04 June 2005

Say’s snails: Helicodiscus parallelus


This is a land snail that Thomas Say described twice, first in 1817, and then in 1821. In his first description1, Say named it Helix lineata.


Only four years later, he described it again2, but this time placing it in the freshwater snail genus Planorbis. Say had found it in a dry pond bed and, therefore, but as his remark indicates, reluctantly, considered it an aquatic species.


It is odd that Say didn’t recognize his second specimen as being the same as his earlier Helix lineata. Or, did he? His descriptions for the two species are almost the same and their dimensions are identical. In both cases he even picked specific names, lineata and parallelus that presumably refer to the characteristic spiral lines clearly visible on the shell. I suspect that Say was aware that the two species were similar, if not identical, but the location where he had found the species the second time, “a dried up pond”, confused him. Perhaps, he thought that he was dealing with two similar looking species, one terrestrial and the other aquatic.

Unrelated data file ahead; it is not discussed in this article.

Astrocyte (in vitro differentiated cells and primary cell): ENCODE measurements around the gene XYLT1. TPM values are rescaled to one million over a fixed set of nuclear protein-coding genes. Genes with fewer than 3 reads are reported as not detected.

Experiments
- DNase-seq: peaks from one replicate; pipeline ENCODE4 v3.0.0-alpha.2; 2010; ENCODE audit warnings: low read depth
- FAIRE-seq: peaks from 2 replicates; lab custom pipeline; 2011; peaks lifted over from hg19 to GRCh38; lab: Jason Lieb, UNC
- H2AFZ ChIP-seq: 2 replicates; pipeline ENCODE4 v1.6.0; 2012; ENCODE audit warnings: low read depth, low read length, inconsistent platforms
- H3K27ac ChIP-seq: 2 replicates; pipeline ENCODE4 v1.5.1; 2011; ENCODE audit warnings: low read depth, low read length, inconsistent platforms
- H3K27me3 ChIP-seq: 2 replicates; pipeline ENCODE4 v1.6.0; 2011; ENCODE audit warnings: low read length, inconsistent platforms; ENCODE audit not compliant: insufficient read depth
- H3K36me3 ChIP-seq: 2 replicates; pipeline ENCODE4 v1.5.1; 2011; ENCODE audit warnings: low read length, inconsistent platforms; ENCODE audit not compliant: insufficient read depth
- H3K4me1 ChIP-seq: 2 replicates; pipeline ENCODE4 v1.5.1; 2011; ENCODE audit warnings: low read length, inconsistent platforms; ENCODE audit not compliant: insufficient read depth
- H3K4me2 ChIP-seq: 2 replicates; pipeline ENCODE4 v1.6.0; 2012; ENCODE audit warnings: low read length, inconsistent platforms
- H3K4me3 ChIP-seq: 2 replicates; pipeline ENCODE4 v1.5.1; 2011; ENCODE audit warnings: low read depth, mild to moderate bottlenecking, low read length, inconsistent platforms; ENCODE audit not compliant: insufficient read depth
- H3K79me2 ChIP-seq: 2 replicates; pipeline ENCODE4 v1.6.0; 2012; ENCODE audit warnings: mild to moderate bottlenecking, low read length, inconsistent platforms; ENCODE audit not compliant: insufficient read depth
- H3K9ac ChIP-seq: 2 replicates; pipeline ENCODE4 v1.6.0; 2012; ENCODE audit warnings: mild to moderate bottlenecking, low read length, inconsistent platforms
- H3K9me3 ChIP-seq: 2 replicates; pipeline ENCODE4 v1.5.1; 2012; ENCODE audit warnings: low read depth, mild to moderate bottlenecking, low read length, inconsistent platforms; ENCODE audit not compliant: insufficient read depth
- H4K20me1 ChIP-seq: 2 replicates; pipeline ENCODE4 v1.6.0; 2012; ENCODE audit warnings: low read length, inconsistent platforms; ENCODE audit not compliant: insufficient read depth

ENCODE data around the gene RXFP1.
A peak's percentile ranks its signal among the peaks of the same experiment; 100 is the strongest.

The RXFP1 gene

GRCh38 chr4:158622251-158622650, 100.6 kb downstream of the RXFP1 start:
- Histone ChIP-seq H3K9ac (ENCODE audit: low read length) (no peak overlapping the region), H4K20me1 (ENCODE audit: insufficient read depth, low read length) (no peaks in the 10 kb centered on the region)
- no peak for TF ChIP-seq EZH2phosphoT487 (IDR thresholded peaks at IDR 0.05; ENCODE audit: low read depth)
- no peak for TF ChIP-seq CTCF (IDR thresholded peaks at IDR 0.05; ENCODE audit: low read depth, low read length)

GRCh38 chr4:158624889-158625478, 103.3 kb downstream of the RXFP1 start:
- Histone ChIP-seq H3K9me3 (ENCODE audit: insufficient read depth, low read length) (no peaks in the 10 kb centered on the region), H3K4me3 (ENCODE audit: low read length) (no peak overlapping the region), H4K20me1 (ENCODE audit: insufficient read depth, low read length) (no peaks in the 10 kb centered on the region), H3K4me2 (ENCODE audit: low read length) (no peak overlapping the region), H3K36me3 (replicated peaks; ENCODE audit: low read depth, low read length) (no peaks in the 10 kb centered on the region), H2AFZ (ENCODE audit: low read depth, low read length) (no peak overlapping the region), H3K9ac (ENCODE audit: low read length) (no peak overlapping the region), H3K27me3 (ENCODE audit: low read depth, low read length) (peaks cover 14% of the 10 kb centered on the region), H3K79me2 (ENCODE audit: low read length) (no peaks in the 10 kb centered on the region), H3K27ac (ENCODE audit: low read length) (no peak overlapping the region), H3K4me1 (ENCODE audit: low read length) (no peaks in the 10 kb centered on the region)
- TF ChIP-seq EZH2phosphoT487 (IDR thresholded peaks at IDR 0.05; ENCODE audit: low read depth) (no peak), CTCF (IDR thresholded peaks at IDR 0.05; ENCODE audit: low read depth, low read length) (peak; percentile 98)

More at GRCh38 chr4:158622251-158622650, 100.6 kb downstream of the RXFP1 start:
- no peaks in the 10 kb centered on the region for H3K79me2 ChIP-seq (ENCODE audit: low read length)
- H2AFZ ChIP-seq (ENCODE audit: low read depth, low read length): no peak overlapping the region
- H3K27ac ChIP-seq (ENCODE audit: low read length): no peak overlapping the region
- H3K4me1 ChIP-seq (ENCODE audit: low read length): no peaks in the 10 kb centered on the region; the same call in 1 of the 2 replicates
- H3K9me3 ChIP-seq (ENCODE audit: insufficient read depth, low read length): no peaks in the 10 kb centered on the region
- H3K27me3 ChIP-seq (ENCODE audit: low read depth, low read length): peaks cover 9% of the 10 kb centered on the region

The shape of the shell of this snail, now called Helicodiscus parallelus, is unique among North American land snails3. It comes very close to being planispiral, meaning a shell coiled in a plane and lacking the elevated spire that we familiarly associate with snails shells.

The shells of the freshwater snail family Planorbidae are also planispiral. That is why Say picked the planorbid genus Planorbis in his second description. According to Raup & Stanley4, gastropods with planispiral shells were common in the Paleozoic. But, for unknown reasons such shells are generally rare among extant gastropods.

Side view of a planorbid shell (left) and its cross section (right), showing the protoconch in the center.

1. Say, T. 1817. Journal of the Academy of Natural Sciences of Philadelphia, 1:17-18.
2. Say, T. 1821. Journal of the Academy of Natural Sciences of Philadelphia, 2:149-179.
3. There are a few other species of Helicodiscus that also have planispiral shells.
4. Raup, D.M. & Stanley, S.M. 1978. Principles of Paleontology. 2nd ed.

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